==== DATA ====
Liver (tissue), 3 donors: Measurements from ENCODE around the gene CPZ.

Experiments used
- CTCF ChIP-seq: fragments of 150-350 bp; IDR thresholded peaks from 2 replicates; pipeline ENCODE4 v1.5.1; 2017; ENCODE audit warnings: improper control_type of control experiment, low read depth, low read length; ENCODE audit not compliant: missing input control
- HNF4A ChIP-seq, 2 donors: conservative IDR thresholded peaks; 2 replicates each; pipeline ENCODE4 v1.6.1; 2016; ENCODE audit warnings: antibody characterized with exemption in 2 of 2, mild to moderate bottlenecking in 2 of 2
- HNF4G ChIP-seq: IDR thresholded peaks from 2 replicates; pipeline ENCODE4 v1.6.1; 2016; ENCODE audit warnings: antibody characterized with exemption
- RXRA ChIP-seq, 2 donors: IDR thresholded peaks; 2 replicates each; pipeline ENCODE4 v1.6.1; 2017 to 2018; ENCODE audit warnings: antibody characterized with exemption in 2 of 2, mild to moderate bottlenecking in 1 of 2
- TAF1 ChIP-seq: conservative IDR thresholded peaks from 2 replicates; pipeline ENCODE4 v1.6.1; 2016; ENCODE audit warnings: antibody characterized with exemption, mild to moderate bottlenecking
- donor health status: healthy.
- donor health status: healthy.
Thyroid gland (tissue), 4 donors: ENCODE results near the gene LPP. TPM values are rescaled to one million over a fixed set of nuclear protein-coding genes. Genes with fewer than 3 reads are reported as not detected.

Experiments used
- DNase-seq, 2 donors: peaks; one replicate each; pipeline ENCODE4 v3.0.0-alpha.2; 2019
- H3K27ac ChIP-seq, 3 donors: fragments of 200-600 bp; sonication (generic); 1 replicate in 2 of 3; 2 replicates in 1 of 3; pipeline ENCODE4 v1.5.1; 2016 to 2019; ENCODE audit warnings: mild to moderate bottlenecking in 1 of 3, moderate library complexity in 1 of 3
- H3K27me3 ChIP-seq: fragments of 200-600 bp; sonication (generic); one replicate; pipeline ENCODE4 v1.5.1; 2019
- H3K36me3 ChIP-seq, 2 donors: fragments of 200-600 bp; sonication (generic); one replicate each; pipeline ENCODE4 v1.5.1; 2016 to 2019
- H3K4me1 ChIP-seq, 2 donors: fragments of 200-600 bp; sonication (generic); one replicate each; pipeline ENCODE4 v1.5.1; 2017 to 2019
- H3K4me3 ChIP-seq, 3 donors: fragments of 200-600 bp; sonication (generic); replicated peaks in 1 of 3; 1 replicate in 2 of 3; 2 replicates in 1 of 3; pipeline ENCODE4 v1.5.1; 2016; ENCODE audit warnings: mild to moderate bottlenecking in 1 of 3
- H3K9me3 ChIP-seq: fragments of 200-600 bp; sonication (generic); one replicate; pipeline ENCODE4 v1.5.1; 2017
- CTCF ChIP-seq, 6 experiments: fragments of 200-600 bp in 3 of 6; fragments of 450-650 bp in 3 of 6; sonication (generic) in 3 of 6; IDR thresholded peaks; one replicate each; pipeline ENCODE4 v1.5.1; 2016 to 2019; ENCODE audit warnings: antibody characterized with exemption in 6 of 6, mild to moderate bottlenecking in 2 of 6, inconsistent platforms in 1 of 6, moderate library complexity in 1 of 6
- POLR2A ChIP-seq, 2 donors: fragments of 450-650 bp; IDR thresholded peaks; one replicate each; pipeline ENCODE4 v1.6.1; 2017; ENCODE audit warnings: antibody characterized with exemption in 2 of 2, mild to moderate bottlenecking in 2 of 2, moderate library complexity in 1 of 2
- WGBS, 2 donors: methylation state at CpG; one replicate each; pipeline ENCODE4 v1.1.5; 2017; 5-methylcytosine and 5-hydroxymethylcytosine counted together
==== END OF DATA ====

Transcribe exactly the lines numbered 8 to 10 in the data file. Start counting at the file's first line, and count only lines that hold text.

- donor health status: healthy.
- donor health status: healthy.
Thyroid gland (tissue), 4 donors: ENCODE results near the gene LPP. TPM values are rescaled to one million over a fixed set of nuclear protein-coding genes. Genes with fewer than 3 reads are reported as not detected.